An analysis by staff at the British Embassy in Bangkok makes the increase of deaths from 296 in 2011-12 to 389 in the year to April 1 much less of a concern.
The figure of 296 was actually a marked drop of 12 percent on the 2010-11 tally of 337, so the latest total of 389 becomes less of an increase when viewed in the context of the rollercoaster dip in 2010-11.
This is not to say deaths aren't on the increase.
''The trend is upward but the increase in the trend appears disproportionate because the previous reporting period was a year of significant decrease,'' says a embassy staffer who has been looking at the figures.
Whether it's perceived as good news probably depends on your age and health but according to the embassy natural death ''has increased from 115 to 231 cases.
''So this alone accounts for a substantial proportion of the increase in overall case numbers. As previously indicated, there are approximately 50,000 British nationals resident in Thailand.
''A considerable proportion of these are retired and often elderly individuals who will by the very nature of their age and quite often as a result of lifestyle, find themselves at greater risk of suffering an illness which will lead to their death.
''Each passing year is likely to see more and more of those residents moving in to this category and consequently, the number of natural deaths which accounts for the greater share of all deaths of British nationals in Thailand, is in all likelihood going to increase in coming years.''
While straddling a bike in Thailand isn't considered wise for motorcycle riders who don't have experience, the news on the road toll is not as bad as it might have been.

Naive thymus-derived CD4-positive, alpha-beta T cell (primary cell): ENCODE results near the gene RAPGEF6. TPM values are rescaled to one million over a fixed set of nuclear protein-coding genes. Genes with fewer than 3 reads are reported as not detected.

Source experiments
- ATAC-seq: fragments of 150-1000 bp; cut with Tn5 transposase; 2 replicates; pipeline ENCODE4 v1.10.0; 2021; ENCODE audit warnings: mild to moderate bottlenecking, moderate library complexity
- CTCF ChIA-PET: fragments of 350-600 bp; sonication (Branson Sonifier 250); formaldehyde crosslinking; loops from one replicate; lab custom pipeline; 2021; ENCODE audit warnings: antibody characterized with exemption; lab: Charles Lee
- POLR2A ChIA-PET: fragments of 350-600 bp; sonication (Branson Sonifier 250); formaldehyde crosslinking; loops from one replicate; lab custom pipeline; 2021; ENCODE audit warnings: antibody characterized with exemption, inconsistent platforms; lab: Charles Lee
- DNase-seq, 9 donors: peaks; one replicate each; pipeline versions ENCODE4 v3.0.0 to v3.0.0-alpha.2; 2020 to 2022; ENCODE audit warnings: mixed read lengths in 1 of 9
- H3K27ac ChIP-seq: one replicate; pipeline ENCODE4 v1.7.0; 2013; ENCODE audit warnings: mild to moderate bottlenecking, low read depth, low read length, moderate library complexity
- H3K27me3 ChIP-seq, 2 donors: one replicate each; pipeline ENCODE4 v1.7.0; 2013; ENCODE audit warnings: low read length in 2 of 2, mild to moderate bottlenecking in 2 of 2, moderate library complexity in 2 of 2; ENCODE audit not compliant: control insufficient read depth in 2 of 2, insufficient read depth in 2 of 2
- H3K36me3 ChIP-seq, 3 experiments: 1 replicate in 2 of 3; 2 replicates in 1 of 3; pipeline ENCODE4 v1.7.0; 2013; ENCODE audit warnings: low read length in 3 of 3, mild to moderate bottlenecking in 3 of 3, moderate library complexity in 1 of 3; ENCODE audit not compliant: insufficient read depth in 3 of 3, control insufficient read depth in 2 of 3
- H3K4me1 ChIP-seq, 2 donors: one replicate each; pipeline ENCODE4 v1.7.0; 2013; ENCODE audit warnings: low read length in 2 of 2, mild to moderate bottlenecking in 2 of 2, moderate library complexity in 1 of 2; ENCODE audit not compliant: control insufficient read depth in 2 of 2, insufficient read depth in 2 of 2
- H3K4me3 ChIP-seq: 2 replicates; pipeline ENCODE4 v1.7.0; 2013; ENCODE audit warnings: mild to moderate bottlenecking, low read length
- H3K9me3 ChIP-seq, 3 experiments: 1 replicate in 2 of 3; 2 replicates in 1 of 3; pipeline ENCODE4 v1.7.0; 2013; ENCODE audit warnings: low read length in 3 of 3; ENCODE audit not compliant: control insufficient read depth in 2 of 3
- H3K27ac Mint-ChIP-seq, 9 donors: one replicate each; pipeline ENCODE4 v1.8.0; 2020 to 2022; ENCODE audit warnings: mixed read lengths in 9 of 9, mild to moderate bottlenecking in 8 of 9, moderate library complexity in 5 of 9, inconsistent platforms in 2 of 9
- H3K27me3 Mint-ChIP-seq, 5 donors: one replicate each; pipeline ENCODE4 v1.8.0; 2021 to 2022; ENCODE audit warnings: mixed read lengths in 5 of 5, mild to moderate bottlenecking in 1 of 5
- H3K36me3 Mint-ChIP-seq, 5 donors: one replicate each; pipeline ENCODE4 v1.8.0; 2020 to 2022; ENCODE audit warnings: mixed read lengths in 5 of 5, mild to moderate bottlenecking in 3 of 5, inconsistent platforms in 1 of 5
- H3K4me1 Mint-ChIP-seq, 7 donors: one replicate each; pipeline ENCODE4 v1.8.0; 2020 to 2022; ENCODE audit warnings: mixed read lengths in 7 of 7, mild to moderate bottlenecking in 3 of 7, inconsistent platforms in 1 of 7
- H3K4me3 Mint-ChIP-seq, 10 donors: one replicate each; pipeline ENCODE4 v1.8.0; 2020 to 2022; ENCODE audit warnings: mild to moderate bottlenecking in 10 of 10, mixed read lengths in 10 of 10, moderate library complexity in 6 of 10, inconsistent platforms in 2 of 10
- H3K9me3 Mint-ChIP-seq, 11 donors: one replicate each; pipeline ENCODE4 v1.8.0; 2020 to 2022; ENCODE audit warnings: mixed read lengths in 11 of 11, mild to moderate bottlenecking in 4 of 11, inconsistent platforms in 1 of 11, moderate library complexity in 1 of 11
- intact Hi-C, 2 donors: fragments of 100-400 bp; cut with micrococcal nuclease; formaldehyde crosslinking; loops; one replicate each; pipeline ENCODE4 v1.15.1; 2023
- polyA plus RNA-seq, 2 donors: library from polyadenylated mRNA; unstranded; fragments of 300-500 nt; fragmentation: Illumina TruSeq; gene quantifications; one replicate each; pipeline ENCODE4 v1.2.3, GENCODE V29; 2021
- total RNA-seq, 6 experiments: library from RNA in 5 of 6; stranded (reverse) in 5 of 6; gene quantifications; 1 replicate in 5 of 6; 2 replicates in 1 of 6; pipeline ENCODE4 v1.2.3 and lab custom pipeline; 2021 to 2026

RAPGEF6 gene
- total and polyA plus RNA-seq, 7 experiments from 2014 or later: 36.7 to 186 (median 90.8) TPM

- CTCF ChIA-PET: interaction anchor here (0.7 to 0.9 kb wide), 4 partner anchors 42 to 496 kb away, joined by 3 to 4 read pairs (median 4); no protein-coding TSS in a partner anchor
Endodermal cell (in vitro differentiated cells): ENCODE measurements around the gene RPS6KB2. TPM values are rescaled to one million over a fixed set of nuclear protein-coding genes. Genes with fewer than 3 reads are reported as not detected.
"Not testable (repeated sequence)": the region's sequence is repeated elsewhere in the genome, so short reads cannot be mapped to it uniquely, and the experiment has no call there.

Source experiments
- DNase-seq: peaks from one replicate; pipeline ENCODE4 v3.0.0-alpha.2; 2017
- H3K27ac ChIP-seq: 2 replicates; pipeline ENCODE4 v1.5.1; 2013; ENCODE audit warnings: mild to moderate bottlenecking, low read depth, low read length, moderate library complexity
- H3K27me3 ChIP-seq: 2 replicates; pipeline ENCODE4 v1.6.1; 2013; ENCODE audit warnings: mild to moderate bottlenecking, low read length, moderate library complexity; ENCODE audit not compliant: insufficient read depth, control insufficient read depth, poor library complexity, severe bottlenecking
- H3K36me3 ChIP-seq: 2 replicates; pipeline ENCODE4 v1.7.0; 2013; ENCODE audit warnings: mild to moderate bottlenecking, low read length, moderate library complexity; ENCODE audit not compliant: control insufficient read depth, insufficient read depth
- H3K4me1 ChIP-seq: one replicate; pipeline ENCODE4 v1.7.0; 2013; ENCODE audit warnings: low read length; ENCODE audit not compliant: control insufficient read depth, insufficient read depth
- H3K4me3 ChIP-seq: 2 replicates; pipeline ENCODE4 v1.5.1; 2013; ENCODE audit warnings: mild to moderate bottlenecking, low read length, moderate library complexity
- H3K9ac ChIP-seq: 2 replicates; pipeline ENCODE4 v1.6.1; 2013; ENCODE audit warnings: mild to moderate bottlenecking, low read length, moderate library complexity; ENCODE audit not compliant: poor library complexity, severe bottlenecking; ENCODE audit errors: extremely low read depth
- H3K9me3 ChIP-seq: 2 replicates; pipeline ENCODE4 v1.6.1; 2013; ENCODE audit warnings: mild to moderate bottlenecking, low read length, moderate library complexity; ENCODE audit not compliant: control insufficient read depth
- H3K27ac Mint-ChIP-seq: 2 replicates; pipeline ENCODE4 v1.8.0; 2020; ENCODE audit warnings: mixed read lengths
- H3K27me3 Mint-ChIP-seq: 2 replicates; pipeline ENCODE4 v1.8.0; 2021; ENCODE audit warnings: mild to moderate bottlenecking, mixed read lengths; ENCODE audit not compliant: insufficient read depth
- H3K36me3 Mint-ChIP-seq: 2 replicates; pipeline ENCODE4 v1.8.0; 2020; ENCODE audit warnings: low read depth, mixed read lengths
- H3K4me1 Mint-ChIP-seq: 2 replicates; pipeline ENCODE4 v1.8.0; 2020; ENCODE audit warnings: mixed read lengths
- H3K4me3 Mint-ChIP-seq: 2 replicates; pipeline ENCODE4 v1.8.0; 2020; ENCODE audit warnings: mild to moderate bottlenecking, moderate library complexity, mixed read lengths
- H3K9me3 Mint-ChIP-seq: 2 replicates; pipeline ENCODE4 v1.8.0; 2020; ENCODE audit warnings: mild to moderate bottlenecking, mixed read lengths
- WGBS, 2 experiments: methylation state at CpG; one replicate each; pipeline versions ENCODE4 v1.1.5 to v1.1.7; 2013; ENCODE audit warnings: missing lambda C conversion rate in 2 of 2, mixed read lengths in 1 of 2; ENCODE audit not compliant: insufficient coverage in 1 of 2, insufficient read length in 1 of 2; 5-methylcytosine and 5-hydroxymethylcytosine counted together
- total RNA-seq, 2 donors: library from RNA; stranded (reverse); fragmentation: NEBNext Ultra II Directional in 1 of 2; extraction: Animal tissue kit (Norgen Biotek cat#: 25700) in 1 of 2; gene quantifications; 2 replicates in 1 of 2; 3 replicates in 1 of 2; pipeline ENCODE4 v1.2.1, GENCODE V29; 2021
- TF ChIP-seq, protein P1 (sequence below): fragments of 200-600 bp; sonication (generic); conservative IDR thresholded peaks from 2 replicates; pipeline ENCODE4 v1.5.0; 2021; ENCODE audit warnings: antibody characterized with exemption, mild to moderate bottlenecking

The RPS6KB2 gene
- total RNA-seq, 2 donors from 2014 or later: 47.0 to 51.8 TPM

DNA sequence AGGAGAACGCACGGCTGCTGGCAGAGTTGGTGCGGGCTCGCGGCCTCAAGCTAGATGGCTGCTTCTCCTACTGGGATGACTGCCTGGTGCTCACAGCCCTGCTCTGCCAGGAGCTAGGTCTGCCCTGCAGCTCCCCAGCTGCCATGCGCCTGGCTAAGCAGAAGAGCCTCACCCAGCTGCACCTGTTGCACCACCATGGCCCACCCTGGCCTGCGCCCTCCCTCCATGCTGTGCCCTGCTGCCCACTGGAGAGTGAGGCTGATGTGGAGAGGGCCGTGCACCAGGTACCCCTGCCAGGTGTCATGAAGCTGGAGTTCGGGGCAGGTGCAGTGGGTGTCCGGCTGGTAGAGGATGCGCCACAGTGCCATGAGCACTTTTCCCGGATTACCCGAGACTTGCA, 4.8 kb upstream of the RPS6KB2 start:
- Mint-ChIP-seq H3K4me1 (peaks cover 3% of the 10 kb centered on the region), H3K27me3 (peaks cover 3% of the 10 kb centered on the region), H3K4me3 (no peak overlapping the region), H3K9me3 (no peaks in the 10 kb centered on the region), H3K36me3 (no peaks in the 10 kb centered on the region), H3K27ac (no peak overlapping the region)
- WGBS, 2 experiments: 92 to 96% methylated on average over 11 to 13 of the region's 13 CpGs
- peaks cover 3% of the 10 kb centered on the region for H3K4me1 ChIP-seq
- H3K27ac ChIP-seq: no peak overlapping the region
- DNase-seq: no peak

A check on road toll fatalities over the past four years ''reveals that there is no perceptible increase in the reporting period when matched against previous years.
''On average we have 21 road fatalities annually and as of June this year had reached a figure of 12, so the figure is likely to be broadly similar by the end of this year when compared to previous years.''
Samui accounts for 11 fatalities in the past four years, Chiang Mai 10, Phuket and Pattaya 9 respectively.
''For the purpose of reporting, unfortunately our system does not allow us to differentiate between residents and tourists, which has arisen as a question previously,'' says the embassy analyst.
''One factor that does come across in interrogating our statistics is that a substantial proportion of those killed in motorcycle related accidents suffered major head trauma, undoubtedly related to an absence of wearing a crash helmet.''
The British Embassy is among the most efficient embassies in terms of compiling statistics and revealing the results.
Officials on Phuket are less obliging. The release of updated monthly figures on Phuket's road toll and drownings ceased in April 2012.
Figures for all of 2012 and for the first six months of 2013 have not been released.
As a result it's impossible to tell whether authorities on Phuket are winning or losing the fight to save more lives on the roads and in the water.